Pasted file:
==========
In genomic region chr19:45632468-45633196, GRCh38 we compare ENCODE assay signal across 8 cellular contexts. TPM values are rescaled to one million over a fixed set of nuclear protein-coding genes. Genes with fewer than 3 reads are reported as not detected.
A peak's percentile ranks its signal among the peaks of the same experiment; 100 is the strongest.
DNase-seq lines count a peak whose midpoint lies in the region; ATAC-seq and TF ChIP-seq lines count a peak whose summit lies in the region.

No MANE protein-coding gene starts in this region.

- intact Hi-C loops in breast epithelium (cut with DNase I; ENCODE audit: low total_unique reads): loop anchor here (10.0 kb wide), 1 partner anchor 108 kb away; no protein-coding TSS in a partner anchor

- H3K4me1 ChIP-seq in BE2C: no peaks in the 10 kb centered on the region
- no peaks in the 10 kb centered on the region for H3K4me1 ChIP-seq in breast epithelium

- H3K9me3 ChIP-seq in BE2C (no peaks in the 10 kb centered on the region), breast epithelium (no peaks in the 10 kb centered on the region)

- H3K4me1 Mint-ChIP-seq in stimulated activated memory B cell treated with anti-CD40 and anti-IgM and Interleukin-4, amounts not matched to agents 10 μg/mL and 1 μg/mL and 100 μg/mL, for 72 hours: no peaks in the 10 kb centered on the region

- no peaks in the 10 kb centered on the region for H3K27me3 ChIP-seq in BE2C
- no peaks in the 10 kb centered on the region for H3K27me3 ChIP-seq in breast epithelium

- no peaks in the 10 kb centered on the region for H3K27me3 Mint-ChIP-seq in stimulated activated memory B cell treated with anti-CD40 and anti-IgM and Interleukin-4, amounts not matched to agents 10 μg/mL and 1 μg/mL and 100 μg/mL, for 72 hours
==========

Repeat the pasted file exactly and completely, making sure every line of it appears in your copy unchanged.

In genomic region chr19:45632468-45633196, GRCh38 we compare ENCODE assay signal across 8 cellular contexts. TPM values are rescaled to one million over a fixed set of nuclear protein-coding genes. Genes with fewer than 3 reads are reported as not detected.
A peak's percentile ranks its signal among the peaks of the same experiment; 100 is the strongest.
DNase-seq lines count a peak whose midpoint lies in the region; ATAC-seq and TF ChIP-seq lines count a peak whose summit lies in the region.

No MANE protein-coding gene starts in this region.

- intact Hi-C loops in breast epithelium (cut with DNase I; ENCODE audit: low total_unique reads): loop anchor here (10.0 kb wide), 1 partner anchor 108 kb away; no protein-coding TSS in a partner anchor

- H3K4me1 ChIP-seq in BE2C: no peaks in the 10 kb centered on the region
- no peaks in the 10 kb centered on the region for H3K4me1 ChIP-seq in breast epithelium

- H3K9me3 ChIP-seq in BE2C (no peaks in the 10 kb centered on the region), breast epithelium (no peaks in the 10 kb centered on the region)

- H3K4me1 Mint-ChIP-seq in stimulated activated memory B cell treated with anti-CD40 and anti-IgM and Interleukin-4, amounts not matched to agents 10 μg/mL and 1 μg/mL and 100 μg/mL, for 72 hours: no peaks in the 10 kb centered on the region

- no peaks in the 10 kb centered on the region for H3K27me3 ChIP-seq in BE2C
- no peaks in the 10 kb centered on the region for H3K27me3 ChIP-seq in breast epithelium

- no peaks in the 10 kb centered on the region for H3K27me3 Mint-ChIP-seq in stimulated activated memory B cell treated with anti-CD40 and anti-IgM and Interleukin-4, amounts not matched to agents 10 μg/mL and 1 μg/mL and 100 μg/mL, for 72 hours